Tuesday, August 08, 2006

stupid question

Hey dudes. First of all, this blog is really taking off and I love it. I can't believe I doubted it. It is a really great place for a small group of us to post stupid questions like the following:

I am trying to set up lighting in my little studio, but it seems that no matter what I do, there is a reflection off the surface of my paint. Do I just need to keep the lights far away but bright? Would multiple lights from different angles help somehow? Maybe I should just stick to painting in the daylight, my studio gets AWESOME sunlight all day long, I'm very fortunate!

Here is the original critique version of Thom York, on my easel, with the glare.



I'm going to try to fix Thom Yorke's neck. I just keep hearing Sterling's voice... "I hate skinny necks like that." ouch that hurt!

Are you guys going to fix any old projects or are you looking to create new ones? I thought we could have a once a week or once every 2 week assignment (obviously not mandatory) that I could post up here on the blog. There was talk of people chosing alphabet pieces to work on, that's 26 illustration projects as it is! Or we could all chose to participate in Illustration Friday (see the link over to the right). What do you all think?

Oh and pick up the August Issue of HOW - it's a special issue devoted to Illustration. The best article (and cover story) is how journaling is such a great thing.

4 Comments:

Blogger highpockets said...

Did Sterling and Andrea's handout have instructions and a diagram of how to light the studio? Also, to make professional copies of photographs you have to use a copy stand to avoid glare. The copy stand is a flat surface with two lights aimed at it from either side but set at 45 degree angles: http://web.utk.edu/~isc/services/copy_stand.html
the link is a diagram of it. I have noo idea if this will work for paintings, but it might.

8:08 AM  
Blogger Starbuck said...

I found this awhile ago but never tried it. ---->"For paintings in which shiny surfaces are too evident, you can place polarizing gels in front of the lights (not too close or they’ll burn). Orient them so that the polarity is vertical, then turn the filter on your camera so the polarity is horizontal, and voila, a pretty hefty reduction in glare."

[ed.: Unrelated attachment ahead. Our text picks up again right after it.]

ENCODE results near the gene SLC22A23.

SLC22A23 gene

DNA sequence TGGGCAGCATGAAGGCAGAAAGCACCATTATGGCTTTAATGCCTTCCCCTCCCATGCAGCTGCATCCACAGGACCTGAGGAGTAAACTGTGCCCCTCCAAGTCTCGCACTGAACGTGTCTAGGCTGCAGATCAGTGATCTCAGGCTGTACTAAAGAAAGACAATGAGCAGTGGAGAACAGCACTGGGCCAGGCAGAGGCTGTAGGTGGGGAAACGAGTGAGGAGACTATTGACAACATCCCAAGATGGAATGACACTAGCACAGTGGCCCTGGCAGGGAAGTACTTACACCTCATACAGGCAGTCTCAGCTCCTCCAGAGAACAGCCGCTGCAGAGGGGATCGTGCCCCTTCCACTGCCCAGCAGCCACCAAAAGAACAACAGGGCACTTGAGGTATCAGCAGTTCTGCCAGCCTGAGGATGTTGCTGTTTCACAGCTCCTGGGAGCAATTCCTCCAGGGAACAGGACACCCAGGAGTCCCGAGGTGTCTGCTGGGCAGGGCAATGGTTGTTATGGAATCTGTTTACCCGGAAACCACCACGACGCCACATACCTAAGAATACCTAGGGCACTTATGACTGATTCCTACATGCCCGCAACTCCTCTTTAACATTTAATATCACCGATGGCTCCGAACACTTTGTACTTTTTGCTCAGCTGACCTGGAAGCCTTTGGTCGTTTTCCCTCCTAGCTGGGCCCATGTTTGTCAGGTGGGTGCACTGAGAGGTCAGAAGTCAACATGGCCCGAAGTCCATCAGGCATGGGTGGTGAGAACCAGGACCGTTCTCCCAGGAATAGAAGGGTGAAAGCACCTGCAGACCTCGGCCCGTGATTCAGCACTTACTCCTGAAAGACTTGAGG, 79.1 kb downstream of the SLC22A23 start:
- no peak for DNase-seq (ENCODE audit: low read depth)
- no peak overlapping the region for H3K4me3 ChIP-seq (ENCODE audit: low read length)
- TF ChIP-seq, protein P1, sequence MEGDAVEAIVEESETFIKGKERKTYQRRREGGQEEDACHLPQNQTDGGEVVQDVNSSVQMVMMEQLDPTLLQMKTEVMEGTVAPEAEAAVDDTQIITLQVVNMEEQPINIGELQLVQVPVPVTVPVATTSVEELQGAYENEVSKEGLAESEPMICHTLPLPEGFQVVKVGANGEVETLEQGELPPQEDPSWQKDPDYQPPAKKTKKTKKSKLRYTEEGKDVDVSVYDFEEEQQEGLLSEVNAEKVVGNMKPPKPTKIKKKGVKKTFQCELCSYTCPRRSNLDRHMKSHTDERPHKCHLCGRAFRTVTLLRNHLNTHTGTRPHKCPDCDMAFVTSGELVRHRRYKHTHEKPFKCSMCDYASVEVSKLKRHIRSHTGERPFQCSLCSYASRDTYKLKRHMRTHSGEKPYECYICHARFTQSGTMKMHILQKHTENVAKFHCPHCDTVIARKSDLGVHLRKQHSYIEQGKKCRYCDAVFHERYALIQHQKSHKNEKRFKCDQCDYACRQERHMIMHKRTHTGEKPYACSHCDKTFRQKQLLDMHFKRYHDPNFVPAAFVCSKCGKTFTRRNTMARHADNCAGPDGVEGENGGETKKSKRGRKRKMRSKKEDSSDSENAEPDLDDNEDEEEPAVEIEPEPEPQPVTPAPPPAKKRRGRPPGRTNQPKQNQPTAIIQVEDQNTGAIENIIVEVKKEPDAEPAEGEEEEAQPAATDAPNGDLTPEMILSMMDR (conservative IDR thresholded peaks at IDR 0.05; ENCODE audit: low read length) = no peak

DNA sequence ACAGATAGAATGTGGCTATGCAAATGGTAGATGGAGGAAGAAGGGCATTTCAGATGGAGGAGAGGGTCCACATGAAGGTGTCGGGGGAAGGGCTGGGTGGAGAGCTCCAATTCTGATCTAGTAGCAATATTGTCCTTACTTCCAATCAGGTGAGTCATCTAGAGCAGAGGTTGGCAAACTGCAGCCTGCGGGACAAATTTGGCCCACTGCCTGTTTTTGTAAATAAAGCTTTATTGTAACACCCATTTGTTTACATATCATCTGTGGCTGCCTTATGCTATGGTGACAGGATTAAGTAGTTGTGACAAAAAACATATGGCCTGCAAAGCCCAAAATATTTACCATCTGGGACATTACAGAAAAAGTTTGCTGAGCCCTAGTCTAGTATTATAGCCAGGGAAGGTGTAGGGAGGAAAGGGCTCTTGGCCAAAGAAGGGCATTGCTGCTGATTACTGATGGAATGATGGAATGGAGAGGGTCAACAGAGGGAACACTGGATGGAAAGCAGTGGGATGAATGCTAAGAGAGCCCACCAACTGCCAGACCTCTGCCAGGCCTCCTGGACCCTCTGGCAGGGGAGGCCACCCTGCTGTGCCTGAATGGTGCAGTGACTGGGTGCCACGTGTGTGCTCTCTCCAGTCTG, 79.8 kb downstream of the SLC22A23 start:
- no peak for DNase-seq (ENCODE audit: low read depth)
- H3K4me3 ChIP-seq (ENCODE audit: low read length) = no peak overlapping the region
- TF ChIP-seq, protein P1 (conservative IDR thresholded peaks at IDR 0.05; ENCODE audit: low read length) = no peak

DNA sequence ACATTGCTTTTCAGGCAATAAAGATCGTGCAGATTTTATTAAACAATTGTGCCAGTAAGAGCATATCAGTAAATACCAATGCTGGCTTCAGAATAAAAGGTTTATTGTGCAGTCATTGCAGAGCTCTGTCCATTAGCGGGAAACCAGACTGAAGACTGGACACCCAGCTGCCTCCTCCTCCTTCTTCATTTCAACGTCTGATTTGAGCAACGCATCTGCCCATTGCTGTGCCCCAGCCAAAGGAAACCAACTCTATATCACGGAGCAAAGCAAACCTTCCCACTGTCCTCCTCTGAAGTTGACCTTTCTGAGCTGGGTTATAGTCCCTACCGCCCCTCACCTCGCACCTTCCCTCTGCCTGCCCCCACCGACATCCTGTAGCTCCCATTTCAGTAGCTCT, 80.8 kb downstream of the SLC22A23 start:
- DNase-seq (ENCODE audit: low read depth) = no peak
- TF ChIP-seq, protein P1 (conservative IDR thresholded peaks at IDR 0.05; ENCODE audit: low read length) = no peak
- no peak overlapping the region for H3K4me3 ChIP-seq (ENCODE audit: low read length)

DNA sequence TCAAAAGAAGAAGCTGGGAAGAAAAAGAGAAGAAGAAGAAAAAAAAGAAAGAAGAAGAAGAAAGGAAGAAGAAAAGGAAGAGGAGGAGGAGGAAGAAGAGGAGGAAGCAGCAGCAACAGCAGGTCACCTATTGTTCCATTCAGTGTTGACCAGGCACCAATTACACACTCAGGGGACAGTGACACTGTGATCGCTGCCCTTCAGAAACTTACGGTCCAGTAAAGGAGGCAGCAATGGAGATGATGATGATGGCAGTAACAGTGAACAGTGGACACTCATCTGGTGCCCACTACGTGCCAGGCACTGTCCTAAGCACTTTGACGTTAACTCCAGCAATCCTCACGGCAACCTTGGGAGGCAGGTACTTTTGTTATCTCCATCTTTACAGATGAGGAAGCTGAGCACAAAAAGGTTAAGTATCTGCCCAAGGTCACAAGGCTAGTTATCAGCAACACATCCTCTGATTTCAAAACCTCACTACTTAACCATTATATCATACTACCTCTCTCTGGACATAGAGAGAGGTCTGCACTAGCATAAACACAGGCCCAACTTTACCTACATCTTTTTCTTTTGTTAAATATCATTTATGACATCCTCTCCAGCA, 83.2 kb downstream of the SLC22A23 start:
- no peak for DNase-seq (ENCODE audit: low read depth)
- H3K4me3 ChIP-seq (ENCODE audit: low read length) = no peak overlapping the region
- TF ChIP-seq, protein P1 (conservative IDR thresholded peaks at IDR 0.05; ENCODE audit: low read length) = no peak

Quoted from----> http://www.sheldondrake.com/Photo_Art.html

4:47 PM  
Blogger Tyler said...

Are you trying to light your workspace just for working or lighting for photographing your work? In the case of the former, I have two lamps and I move them around and I move my board around to keep the glare off the space I'm working on... sometimes I move myself around. It's weird and annoying. Another way is to work with nonreflective mediums, non? I think I've heard about an artist installing flourescent lighting in hanging fixtures above the table.

8:37 PM  
Blogger Cat said...

I don't know what I would do without you guys, you have been very helpful. I ended up working on my painting during the day, still had a small glare, I think it is just because I am painting with my stupid acrylics. Maybe I should use the matte medium with them. Now I need to photograph the painting, so I will be able to use all of your suggestions for that. You all rock. Thank you!

1:28 PM  

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